1 positive way to support our teens mental health

Having 1 positive way to support our teens mental health will help create the stepping stones to healthy relationships with them.

This week is Mental Health Awareness Week in the UK and although we have many campaigns around the world, Mental health still seems to be a subject that a lot of people find difficult to talk about.

I remember when I was in my final year at University, I felt that my mind was about to explode.  I honestly felt that there was no more capacity in my head to do all of the final assessments that I needed to hand in before I went off on my 8-week teaching assignment.  The final assessments had to be handed in before the teaching assignment as they were the basis of what I would teach over that time.

I sat in the doctor’s office – who was fantastic – and talked to him for about an hour on how I was feeling overwhelmed and that I couldn’t cope with the pressure of it all.  I remember him saying to me, “You have come this far, don’t throw it all away now.  Here I will prescribe you some Prozac.”  So off I went with my prescription – which I never had filled – feeling slightly better but still had no real way of getting through the next few weeks.  I also remember family members thinking that I was now ok because I had seen the doctor and nothing else was discussed around the matter.

Reflecting back on it, what I actually needed was someone to help me break down the tasks I had to do, that would help we tackle the overwhelm.  I knew that I didn’t want to fail my degree, but I couldn’t see a way around it.

The doctor did his best – this was the late 90’s, so we didn’t really talk about mental health back then – and his way of helping me was to prescribe Prozac. 

I remember coming home and telling my housemate all that was going on.  He was amazing.  He sat me down and helped me make a plan.  He reminded me of everything I had achieved to that point and we created a tick list of what needed to be done.  When I started checking off the list, I realised that I was so much further forward than I thought I was.  This helped spur me on to get the final bits together and have everything ready 2 days before the deadline.  Which was helpful because our printer decided to die on us as we were printing all of our schemes of work off.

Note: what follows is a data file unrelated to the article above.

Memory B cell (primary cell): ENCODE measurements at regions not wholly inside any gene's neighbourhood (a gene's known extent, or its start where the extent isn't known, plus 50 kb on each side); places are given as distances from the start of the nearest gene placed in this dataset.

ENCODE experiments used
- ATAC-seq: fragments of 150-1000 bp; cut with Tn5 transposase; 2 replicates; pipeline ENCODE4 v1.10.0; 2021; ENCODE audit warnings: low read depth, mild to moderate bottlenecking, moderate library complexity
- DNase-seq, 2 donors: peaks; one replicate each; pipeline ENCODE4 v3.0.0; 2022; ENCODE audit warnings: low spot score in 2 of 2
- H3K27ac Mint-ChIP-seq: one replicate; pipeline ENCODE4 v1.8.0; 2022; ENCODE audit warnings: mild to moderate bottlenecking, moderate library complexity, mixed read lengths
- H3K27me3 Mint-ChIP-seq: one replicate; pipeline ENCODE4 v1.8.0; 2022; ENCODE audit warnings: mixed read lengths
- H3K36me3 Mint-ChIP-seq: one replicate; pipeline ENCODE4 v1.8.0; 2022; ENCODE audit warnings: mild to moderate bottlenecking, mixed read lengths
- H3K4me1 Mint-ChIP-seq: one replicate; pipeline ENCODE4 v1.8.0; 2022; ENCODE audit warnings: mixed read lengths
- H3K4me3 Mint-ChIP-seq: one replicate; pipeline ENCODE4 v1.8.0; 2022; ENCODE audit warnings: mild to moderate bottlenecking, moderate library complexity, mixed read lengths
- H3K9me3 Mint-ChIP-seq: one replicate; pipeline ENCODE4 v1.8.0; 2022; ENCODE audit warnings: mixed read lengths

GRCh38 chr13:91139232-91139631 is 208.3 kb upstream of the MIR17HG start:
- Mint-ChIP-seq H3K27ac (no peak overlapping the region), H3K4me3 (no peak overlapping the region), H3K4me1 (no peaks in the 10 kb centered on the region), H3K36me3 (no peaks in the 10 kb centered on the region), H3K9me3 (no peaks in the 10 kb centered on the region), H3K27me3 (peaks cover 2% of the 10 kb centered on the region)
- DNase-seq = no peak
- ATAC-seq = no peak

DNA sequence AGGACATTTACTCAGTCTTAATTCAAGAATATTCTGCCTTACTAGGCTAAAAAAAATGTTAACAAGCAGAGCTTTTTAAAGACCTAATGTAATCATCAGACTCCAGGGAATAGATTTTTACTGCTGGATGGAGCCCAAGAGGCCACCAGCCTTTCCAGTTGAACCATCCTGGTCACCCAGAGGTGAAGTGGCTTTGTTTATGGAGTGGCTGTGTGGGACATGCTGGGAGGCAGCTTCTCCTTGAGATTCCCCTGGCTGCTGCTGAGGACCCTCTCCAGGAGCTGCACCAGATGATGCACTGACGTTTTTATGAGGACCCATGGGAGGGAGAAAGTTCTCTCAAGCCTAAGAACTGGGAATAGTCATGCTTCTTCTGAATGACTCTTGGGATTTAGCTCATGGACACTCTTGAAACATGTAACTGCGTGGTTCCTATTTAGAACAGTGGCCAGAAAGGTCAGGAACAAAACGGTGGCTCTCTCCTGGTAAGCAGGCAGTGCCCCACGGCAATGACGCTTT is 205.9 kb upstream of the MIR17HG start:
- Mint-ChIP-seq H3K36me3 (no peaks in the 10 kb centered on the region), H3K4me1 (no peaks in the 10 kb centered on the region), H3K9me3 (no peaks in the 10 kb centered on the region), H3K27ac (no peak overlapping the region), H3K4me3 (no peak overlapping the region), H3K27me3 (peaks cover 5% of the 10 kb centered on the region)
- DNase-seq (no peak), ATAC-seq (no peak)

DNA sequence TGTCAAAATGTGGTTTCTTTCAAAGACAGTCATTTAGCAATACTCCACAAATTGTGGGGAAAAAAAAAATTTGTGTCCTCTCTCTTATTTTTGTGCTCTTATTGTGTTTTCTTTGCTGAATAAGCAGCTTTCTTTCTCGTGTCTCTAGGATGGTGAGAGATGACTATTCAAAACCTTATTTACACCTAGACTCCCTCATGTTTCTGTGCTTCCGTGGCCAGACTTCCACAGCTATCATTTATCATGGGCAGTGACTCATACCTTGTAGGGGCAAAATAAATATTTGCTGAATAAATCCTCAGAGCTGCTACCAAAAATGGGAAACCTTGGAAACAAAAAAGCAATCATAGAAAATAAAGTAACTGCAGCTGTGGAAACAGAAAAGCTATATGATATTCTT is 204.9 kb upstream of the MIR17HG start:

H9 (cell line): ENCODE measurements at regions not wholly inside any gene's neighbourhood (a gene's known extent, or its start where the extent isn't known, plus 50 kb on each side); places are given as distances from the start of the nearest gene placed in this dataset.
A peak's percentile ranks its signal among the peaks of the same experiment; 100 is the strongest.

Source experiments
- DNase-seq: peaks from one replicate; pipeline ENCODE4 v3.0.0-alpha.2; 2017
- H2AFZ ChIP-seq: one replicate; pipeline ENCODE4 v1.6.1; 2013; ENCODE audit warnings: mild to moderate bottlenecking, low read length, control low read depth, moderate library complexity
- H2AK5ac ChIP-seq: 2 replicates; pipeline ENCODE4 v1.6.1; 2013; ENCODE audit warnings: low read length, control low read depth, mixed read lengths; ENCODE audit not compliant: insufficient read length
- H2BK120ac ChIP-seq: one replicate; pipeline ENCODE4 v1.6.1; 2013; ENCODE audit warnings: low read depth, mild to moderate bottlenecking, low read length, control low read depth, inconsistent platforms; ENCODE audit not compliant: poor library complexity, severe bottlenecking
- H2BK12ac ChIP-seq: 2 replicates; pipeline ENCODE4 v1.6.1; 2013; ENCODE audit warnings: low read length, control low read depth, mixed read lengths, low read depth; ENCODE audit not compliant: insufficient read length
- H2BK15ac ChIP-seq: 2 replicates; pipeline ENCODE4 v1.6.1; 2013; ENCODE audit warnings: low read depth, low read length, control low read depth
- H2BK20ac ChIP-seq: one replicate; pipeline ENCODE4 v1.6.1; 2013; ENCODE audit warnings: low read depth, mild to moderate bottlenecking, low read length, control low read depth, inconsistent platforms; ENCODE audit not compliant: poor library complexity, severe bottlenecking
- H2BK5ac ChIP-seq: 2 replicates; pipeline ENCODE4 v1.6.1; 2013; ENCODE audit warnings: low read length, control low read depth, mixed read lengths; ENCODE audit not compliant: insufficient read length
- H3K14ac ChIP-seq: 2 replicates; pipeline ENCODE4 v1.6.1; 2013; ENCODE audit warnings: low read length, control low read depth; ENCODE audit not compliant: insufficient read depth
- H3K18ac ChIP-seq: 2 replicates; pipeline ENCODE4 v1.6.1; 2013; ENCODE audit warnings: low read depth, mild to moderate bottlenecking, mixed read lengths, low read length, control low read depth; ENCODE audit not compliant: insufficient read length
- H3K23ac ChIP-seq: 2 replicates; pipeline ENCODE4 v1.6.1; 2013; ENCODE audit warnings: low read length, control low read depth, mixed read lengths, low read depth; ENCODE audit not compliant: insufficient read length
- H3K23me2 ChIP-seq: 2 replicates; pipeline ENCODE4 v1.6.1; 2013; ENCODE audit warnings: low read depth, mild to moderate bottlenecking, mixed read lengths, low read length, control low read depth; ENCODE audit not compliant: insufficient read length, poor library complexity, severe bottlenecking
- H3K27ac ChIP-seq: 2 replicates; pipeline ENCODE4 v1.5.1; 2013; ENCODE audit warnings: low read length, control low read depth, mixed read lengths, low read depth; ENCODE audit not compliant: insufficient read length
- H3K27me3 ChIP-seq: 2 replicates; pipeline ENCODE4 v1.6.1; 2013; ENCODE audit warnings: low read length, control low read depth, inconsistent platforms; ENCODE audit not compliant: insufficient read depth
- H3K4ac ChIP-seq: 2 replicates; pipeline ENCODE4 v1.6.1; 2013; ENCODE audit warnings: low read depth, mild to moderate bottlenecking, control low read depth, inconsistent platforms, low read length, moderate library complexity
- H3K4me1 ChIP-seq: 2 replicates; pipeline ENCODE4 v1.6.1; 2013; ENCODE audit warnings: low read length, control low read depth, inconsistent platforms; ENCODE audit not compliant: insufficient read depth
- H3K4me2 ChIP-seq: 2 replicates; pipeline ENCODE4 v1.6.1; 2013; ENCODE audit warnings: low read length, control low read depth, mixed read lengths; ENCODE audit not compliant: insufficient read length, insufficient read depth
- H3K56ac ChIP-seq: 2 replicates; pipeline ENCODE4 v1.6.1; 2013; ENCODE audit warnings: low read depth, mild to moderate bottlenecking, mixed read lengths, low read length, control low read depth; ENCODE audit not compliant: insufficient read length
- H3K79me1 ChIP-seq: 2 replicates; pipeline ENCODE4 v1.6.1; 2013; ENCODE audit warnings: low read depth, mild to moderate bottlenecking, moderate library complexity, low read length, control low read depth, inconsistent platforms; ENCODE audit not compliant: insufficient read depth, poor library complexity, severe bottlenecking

One other thing that was obvious in all of this, was that I hadn’t told anyone how I was feeling.  I was always the joking, fun person on campus, who helped everyone else with their problems.  At no point would any of my friends have known that I was struggling so much with the workload and fear of failure.  I was so paralysed with how much I had to do, I just buried my head in the sand.

Talking is the most important thing for us to do.  It helps right miscommunications, create deeper relationships and help solve challenges that we may be facing.  We get to communicate our fears, what may be holding us back and how we feel that we need support. 

Creating a space for our teenagers to come and talk to us is vital.  A space that is non judgemental and that they can feel safe in knowing that even if they have ‘stuffed up’ you are there to help them find their way forward.

Three helpful ways that you can create this space for your teens:

  1. 1.  Listen openly.  Let them tell you everything that is going on for them and resist the urge to jump in and fix it.
  1. 2. Be truly present.  Put all devices, tv’s and other children somewhere that they won’t distract you and be present for your child.  It may be a little confronting for you so have someone you can debrief to.  Communicating your fears to your teen at this point isn’t going to be helpful.
  1. 3. Ask them what they want you to do about the situation.  Do they just want you to listen?  Do they need your help talking to a teacher or parent of a friend?  Do they need your advice on how they should handle the situation? Take their lead and remember that in resisting the urge to fix it, you allow them to be open with you.

Anyone who has followed me for any amount of time will know that communication talking openly with our children, is my number 1 tip. 

For more help and support around this you can join my facebook group http://bit.ly//Theconfidentmum

Or to find out what your parenting style is, and where you may need more support, try our free quiz here